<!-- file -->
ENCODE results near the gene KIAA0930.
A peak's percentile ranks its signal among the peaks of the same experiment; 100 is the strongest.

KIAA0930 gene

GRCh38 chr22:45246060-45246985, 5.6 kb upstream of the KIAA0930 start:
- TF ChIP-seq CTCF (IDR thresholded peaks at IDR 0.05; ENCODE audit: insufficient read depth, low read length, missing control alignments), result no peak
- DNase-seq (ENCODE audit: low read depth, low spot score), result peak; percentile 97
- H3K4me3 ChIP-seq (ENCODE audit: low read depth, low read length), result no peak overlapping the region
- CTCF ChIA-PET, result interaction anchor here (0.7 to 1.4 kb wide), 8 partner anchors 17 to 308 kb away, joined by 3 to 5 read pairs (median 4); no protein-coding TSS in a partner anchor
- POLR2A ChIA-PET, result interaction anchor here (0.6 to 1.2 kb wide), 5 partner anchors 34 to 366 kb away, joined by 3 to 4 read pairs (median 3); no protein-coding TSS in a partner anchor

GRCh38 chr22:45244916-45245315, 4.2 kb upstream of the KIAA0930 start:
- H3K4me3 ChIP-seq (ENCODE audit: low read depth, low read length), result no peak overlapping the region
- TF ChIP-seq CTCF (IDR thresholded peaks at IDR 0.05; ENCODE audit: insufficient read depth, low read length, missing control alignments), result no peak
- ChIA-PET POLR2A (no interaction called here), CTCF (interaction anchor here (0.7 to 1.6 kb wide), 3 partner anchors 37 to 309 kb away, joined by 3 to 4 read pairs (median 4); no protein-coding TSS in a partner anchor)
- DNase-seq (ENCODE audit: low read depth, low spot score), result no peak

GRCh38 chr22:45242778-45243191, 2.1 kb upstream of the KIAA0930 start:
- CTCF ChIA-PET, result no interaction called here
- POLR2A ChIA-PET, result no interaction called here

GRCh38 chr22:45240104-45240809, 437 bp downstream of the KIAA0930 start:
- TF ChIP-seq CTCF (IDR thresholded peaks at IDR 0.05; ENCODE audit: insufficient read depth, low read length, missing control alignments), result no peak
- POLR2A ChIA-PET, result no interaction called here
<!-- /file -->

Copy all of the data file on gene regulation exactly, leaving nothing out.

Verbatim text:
ENCODE results near the gene KIAA0930.
A peak's percentile ranks its signal among the peaks of the same experiment; 100 is the strongest.

KIAA0930 gene

GRCh38 chr22:45246060-45246985, 5.6 kb upstream of the KIAA0930 start:
- TF ChIP-seq CTCF (IDR thresholded peaks at IDR 0.05; ENCODE audit: insufficient read depth, low read length, missing control alignments), result no peak
- DNase-seq (ENCODE audit: low read depth, low spot score), result peak; percentile 97
- H3K4me3 ChIP-seq (ENCODE audit: low read depth, low read length), result no peak overlapping the region
- CTCF ChIA-PET, result interaction anchor here (0.7 to 1.4 kb wide), 8 partner anchors 17 to 308 kb away, joined by 3 to 5 read pairs (median 4); no protein-coding TSS in a partner anchor
- POLR2A ChIA-PET, result interaction anchor here (0.6 to 1.2 kb wide), 5 partner anchors 34 to 366 kb away, joined by 3 to 4 read pairs (median 3); no protein-coding TSS in a partner anchor

GRCh38 chr22:45244916-45245315, 4.2 kb upstream of the KIAA0930 start:
- H3K4me3 ChIP-seq (ENCODE audit: low read depth, low read length), result no peak overlapping the region
- TF ChIP-seq CTCF (IDR thresholded peaks at IDR 0.05; ENCODE audit: insufficient read depth, low read length, missing control alignments), result no peak
- ChIA-PET POLR2A (no interaction called here), CTCF (interaction anchor here (0.7 to 1.6 kb wide), 3 partner anchors 37 to 309 kb away, joined by 3 to 4 read pairs (median 4); no protein-coding TSS in a partner anchor)
- DNase-seq (ENCODE audit: low read depth, low spot score), result no peak

GRCh38 chr22:45242778-45243191, 2.1 kb upstream of the KIAA0930 start:
- CTCF ChIA-PET, result no interaction called here
- POLR2A ChIA-PET, result no interaction called here

GRCh38 chr22:45240104-45240809, 437 bp downstream of the KIAA0930 start:
- TF ChIP-seq CTCF (IDR thresholded peaks at IDR 0.05; ENCODE audit: insufficient read depth, low read length, missing control alignments), result no peak
- POLR2A ChIA-PET, result no interaction called here